1975 Suzuki GT550 Indy

The all-arounder

| November/December 2011

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    The 1975 Suzuki GT550 Indy.
    Photo by Nick Cedar
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    1975 Suzuki GT550 Indy.
    Photo by Nick Cedar
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    1975 Suzuki GT550 Indy
    Photo by Nick Cedar
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    The Suzuki GT550 featured Suzuki’s Ram Air cooling system, which, according to a period ad, “... works exactly like it’s name implies — it forces cooling air down and over the cylinders. So the 550 won’t lose any of its 50 horses from engine heat distortion.”
    Photo by Nick Cedar
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    Although Zeki Abed enjoys riding each and every one of the 13 motorcycles in his collection, his 1975 Suzuki GT550 Indy gets ridden a little more than the rest of them.
    Photo by Nick Cedar
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    An old Suzuki GT550 Advertisement.
    Photo by Nick Cedar
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    The Suzuki GT550 featured Suzuki’s Ram Air cooling system, which, according to a period ad, “... works exactly like it’s name implies — it forces cooling air down and over the cylinders. So the 550 won’t lose any of its 50 horses from engine heat distortion.”
    Photo by Nick Cedar
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    1975 Suzuki GT550 Indy.
    Photo by Nick Cedar

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1975 Suzuki GT550 Indy
Claimed Power: 50hp @ 6,500rpm
Top Speed: 115mpg (period test)
Engine: 544cc 2-stroke air-cooled inline triple
Weight (wet): 481lb
MPG: 40-50mpg
Price then: $1,595
Price now: $1,500-$3,000

The 1975 Suzuki GT550 was the mama-bear-sized version of Suzuki’s GT range of touring and commuting two-stroke triples. Unlikely to get you in trouble and most certain to get you home, Suzuki’s GTs were the thinking person’s two strokes.

In the early Seventies, Suzuki’s flagship bike was the Suzuki T500 Titan two-stroke twin, a good, reliable, eminently rideable motorcycle that, even if it was being raced successfully, lacked the exciting qualities of some of its competitors. This was the era of Superbike — exciting, gorgeously styled, fast, powerful motorcycles. If Suzuki was going to stay in business, it needed a Superbike, and the Titan wasn’t it.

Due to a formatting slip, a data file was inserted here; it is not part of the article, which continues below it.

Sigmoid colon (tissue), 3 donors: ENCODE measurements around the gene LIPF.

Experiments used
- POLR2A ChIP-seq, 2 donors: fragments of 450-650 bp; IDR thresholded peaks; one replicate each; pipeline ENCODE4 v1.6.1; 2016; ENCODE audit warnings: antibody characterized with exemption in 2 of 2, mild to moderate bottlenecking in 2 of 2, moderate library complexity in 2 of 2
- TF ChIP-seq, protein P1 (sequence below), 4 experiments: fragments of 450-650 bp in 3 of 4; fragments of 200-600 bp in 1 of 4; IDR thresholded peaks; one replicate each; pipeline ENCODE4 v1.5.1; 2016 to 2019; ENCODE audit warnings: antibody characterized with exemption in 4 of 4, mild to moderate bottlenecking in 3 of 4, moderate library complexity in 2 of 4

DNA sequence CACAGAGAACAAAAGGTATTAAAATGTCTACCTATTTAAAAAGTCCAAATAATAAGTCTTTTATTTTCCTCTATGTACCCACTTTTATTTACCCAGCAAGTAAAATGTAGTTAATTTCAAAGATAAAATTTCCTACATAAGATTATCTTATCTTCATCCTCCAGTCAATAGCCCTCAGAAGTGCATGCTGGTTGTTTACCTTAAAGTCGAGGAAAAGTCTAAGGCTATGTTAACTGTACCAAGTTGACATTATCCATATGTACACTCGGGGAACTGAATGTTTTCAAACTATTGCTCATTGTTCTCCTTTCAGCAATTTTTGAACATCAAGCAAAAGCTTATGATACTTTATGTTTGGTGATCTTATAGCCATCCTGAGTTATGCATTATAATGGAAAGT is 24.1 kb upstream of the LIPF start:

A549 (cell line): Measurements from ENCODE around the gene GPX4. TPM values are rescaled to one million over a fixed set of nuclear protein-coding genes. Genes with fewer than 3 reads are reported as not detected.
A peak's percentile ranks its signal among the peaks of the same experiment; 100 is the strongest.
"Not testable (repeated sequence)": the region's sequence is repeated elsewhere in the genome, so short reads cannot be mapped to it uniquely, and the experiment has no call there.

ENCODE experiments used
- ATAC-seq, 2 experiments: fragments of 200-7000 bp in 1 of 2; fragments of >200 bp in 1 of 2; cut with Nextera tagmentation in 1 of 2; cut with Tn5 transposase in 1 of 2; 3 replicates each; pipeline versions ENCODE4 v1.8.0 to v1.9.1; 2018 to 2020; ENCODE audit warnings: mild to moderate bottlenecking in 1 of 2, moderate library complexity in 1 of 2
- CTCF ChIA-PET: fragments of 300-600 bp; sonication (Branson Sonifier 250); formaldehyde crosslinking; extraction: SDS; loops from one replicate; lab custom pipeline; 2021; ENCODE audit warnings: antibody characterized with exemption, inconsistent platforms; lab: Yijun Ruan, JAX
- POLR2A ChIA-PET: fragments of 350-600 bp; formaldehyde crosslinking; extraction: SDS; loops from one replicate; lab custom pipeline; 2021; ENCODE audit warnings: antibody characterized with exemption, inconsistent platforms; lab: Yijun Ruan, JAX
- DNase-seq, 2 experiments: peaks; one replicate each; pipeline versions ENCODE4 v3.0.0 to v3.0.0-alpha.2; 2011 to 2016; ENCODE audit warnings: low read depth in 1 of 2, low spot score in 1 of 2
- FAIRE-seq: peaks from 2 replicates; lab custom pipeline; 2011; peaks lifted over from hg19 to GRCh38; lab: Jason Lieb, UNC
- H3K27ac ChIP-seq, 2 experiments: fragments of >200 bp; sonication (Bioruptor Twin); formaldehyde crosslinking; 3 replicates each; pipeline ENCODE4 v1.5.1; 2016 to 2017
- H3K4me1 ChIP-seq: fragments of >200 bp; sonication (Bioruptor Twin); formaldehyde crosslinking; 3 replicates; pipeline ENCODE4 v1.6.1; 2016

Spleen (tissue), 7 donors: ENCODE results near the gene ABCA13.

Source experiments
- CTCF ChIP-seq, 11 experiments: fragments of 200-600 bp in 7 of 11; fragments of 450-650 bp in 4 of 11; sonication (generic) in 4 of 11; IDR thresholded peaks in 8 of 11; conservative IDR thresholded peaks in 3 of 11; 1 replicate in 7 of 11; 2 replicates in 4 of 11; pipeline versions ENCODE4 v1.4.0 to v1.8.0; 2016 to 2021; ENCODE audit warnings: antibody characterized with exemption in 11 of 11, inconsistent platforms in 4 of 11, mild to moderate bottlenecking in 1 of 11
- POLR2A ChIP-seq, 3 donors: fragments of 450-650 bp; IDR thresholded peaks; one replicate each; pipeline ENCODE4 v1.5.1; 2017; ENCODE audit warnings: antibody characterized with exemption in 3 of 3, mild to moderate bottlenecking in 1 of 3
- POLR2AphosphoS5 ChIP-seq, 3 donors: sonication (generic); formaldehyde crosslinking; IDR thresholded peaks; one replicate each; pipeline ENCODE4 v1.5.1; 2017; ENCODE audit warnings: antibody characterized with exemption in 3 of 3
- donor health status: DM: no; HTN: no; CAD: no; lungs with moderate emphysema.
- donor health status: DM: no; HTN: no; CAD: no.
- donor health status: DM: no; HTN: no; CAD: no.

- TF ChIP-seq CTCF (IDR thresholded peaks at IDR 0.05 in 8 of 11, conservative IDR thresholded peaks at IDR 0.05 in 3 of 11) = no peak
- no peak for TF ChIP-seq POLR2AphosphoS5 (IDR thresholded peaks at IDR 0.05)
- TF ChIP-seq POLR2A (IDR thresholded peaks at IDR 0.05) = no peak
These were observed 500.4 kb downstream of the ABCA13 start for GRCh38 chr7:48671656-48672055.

Triple Treat

The design Suzuki came up with for its Superbike was both clever and innovative: The engineers added a third cylinder to the existing twin and solved cooling problems by designing a compact water cooling system.



The result was launched at 1971’s Tokyo motorcycle show. The bike was officially cataloged as the Suzuki GT750 but unofficially labeled in the United States as the Water Buffalo. The Water Buffalo was well thought out, reliable and, unlike previous Suzukis, powerful. Heavy for its size, it was nevertheless a good touring machine, smooth and relatively quiet for a two stroke, with a rubber-mounted engine. Later models received disc brakes and constant velocity carburetors.

In early 1972, Suzuki announced a smaller triple — minus the water cooling but boasting a six-speed gearbox. The Suzuki GT380 had cubic capacity of 371cc and produced (according to Suzuki) 38 horsepower at 7,500rpm. A cast shield over the top of the cylinder heads — designated the Ram Air System by the advertising department — directed more air past the fins for better air cooling.

Dennis Castner
10/20/2011 10:32:45 AM

Attn: Margie Siegal. In your Nov/Dec 2011 Magazine you wrote an article about the 1975 Suzuki GT550 Indy. The owner is Zeki and I am Dennis Castner, the person that did the restoration of that bike. You put my name in your article as the person that did the restoration. Since you did that and I can not find your Magazine any where around where I live here in Mound House, NV I was wondering if you could send me a copy of the Nov/Dec 2011 issue. My address is 177 Garnet Circle, Mound House, NV 89706. Thanks in advance. Dennis Castner







November December Vintage Motorcycle Events

Blue Moon Cycle Euro Bike Swap Meet and Vintage Ride


Join Motorcycle Classics for the 28th Annual Blue Moon Cycle Euro Bike Swap Meet on Saturday, Oct. 27, followed by the Blue Moon Cycle Vintage Ride on Sunday, Oct. 28!

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